Connected Vehicle Days of Doom – Articles of the Month 03/20

The CASE megatrends (Connectivity, Autonomy, Sharing, Electrification) have been the hot potato within the automotive industry for some time now. With connectivity come cybersecurity problems with which we work daily. But what are the worst case scenarios for automotive cybersecurity? Here are my favourite examples.

The four largest vehicle manufacturers (Ford, GM, Honda, Toyota) each make up 10 % of the vehicles in New York. If one of them becomes compromised and their vehicles stall, there is a 40 % probability for city-wide disruption. With two manufacturers becoming compromised, the probability rises to over 95 %. Among other things, the implication is that first responders will be unable to drive within the city. To learn more, read the excellent study Cyber-physical risks of hacked Internet-connected vehicles by Vivek, Yanni, Yunker & Silverberg (2019).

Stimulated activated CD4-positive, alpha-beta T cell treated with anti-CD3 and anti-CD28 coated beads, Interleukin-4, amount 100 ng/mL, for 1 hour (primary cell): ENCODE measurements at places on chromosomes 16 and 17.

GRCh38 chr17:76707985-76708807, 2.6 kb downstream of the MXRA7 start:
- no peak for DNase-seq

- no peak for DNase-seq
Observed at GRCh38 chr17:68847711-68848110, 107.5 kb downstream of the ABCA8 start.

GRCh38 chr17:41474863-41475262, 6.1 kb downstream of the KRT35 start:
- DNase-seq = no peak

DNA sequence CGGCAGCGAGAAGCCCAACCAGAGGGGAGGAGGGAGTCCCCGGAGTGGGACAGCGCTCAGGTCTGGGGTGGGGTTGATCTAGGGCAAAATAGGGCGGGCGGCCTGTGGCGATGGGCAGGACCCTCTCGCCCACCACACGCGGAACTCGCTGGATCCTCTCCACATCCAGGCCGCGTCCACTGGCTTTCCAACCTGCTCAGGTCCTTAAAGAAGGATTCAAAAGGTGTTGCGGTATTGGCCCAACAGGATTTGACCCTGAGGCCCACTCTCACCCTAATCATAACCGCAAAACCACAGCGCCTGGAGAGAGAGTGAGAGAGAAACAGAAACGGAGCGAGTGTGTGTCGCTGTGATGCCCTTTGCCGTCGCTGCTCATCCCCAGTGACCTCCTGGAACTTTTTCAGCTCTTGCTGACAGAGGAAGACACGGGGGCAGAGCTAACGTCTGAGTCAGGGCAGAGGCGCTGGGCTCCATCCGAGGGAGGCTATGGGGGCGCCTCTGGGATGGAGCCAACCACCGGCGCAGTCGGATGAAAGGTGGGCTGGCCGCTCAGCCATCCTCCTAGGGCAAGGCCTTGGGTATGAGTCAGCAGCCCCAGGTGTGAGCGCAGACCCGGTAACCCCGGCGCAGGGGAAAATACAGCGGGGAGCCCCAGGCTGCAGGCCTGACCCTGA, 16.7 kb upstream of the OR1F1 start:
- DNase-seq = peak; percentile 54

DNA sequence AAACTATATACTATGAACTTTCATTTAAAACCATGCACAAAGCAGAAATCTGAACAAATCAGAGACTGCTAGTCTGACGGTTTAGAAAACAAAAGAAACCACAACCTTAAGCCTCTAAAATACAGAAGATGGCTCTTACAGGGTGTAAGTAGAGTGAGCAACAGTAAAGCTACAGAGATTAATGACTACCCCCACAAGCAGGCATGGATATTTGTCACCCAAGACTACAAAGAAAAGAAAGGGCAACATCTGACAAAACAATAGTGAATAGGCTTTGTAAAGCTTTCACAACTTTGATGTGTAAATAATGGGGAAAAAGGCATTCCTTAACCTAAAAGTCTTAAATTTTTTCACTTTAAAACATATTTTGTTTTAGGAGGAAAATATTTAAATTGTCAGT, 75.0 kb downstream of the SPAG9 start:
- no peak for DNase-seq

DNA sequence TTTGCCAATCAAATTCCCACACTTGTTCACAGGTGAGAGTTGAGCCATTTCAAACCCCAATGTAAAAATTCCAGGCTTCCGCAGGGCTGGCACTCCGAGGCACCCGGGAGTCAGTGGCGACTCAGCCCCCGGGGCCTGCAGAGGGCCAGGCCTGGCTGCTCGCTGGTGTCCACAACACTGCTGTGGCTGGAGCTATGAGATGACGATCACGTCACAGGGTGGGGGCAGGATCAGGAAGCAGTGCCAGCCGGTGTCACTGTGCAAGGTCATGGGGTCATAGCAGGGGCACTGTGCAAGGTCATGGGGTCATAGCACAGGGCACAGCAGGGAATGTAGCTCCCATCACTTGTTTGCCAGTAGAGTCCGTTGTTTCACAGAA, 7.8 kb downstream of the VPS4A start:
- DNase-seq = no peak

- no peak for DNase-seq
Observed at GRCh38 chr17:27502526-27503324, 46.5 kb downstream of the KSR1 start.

Mandatory, vulnerable, Internet-connected devices connected to every truck’s control system sounds like a bad idea, right? Well, that is exactly what Electronic Logging Devices, ELDs, have turned out to be. They are used to monitor, among other things, that truck drivers take their mandatory breaks. They can also be exploited to remotely disable the trucks, which can potentially lead to disruptions in goods supply or traffic like described in the previous article. To learn more about the problem and a potential solution, read up on the CAN Data Security Diode project by Jeremy Daily here.

As if that wasn’t enough, there are plenty of other creative attacks and doomsday scenarios going around. For a full update, read the Global Automotive Cybersecurity Report by Upstream.